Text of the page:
Radio & Television News Association

Tuesday, November 22, 2005

Senate moves to create utterly secret agency

WASHINGTON, November 18 (SPJ) -- A bill moving quickly in the Senate would create the first-ever federal agency totally exempt from disclosure under the Freedom of Information Act (FOIA).

This means that, in the absence of a ruling by the head of the agency that the release of information would pose no threat to national security, every document created by BARDA every working group (the bill also categorically exempts BARDA from the Federal Advisory Committee Act), all of its activities, its relationships with industry, its advisory boards would not be subject to disclosure through FOIA.

S. 1873 appropriates $1 billion in 2006 alone from Project Bioshield to fund BARDA and no one, save for the agency, will provide accountability.Then, in a sweeping departure from constitutional norms, the bill seeks to forestall any judicial scrutiny whatsoever."Such a determination shall not be subject to judicial review," the bill adds.

SPJ Comment: While S 1873 is intended to protect public health and safety, it guts the public safety benefit that flows from citizen participation in government. The key to public health is the public, which cannot avoid transmission of epidemic or pandemic disease unless it has knowledge of the disease, and understanding of how to treat it.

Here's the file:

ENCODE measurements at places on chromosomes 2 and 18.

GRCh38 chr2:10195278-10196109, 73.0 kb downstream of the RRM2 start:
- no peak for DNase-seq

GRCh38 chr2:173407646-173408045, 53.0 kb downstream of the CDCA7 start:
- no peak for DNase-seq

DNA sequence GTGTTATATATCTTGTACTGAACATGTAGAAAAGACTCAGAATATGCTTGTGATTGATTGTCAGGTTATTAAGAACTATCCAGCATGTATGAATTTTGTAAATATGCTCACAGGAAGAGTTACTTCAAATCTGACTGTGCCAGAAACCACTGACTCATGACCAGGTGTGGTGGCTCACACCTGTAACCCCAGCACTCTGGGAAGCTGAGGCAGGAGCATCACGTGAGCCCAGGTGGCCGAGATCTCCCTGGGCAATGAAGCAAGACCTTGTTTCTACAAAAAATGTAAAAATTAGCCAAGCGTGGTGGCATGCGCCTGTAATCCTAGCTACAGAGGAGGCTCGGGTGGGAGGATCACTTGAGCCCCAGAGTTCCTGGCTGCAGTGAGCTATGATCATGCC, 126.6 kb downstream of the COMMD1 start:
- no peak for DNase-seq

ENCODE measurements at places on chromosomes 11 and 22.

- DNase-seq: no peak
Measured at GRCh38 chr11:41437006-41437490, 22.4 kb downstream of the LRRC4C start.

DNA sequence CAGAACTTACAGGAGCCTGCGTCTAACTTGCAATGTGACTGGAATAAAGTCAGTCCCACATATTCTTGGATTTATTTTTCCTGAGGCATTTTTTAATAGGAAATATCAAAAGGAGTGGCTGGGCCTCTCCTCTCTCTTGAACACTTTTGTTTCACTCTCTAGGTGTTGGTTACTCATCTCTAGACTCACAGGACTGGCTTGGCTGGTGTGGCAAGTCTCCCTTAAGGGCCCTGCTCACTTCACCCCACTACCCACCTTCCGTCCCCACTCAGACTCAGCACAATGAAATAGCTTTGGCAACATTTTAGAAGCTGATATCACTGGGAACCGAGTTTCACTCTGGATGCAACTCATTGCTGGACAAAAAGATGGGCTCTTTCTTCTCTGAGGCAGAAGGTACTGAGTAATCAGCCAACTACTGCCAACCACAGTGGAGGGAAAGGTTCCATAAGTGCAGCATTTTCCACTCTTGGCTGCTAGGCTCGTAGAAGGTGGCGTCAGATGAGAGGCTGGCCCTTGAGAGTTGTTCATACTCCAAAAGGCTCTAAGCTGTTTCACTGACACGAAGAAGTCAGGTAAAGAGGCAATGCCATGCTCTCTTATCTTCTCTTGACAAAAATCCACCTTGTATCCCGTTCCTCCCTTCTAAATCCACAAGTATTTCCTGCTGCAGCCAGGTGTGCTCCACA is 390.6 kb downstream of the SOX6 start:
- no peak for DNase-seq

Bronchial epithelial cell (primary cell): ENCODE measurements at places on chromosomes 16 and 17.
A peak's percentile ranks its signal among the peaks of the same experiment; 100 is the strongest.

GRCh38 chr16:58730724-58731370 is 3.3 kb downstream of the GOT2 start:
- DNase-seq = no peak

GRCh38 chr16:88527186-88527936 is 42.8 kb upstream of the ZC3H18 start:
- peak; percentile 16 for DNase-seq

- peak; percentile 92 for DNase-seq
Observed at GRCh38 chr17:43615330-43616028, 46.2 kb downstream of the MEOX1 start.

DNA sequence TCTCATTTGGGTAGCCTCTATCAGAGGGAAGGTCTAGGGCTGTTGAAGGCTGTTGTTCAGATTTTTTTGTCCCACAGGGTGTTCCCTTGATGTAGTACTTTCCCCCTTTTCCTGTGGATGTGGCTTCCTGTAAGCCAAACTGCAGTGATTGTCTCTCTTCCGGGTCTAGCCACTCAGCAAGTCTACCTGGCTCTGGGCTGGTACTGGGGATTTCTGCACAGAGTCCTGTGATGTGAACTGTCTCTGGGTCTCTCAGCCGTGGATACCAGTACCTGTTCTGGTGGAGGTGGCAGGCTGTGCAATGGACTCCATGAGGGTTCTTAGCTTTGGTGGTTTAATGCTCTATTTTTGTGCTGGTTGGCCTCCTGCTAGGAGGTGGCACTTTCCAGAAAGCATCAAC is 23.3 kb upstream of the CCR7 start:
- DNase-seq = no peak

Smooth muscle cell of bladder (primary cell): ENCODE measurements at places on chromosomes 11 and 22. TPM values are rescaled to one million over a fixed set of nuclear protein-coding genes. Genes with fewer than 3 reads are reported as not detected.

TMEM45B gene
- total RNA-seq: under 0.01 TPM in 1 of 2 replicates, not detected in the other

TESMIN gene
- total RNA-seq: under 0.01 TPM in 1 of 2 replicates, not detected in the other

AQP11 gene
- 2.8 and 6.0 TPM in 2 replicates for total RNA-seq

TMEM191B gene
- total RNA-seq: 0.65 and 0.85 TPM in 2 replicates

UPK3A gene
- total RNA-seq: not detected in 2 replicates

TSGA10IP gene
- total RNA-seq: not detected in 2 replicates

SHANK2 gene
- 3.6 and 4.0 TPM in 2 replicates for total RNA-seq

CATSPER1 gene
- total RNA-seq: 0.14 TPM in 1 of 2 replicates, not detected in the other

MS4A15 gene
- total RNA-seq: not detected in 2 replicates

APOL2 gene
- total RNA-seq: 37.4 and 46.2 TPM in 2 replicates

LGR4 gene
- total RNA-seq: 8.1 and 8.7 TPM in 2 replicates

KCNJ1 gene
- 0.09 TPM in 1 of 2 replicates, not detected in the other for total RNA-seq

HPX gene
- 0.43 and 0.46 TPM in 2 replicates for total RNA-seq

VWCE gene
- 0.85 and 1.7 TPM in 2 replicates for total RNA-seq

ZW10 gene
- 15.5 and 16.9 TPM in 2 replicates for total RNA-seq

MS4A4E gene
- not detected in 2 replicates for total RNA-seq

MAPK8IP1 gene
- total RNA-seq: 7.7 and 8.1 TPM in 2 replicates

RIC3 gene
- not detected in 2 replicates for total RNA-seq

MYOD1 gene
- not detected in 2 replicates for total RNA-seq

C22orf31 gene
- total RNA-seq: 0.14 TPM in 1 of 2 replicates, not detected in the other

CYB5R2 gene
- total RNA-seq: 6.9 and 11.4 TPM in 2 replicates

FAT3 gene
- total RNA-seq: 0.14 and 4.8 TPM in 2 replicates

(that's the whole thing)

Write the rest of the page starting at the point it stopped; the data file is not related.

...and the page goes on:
Members of the public cannot identify and stop bioterrorists unless they are made aware of the bioterrorists' potential existence. Major epidemics throughout history have shown that government secrecy does more to spread disease than prevent it. One lesson of the Great Influenza of 1918, the worst flu epidemic of all time, was that its rapid spread was due, in part, to government censorship of news coverage regarding this disease.

The new agency would help spur private industry to develop and manufacture medical countermeasures for bioterrorism agents and natural outbreaks such as a possible avian flu pandemic. But the bill also makes oversight and accountability of much of America's biodefense efforts nearly impossible.

"Suspicions on the part of nations about the intent of each other's biodefense activities can lead to an arms race in biological weapons," wrote Alan Pearson, director of the Center for Arms Control and Nonproliferation's Program on Biological and Chemical Weapons, and Lynn Klotz, a senior fellow at the center, in a joint statement.


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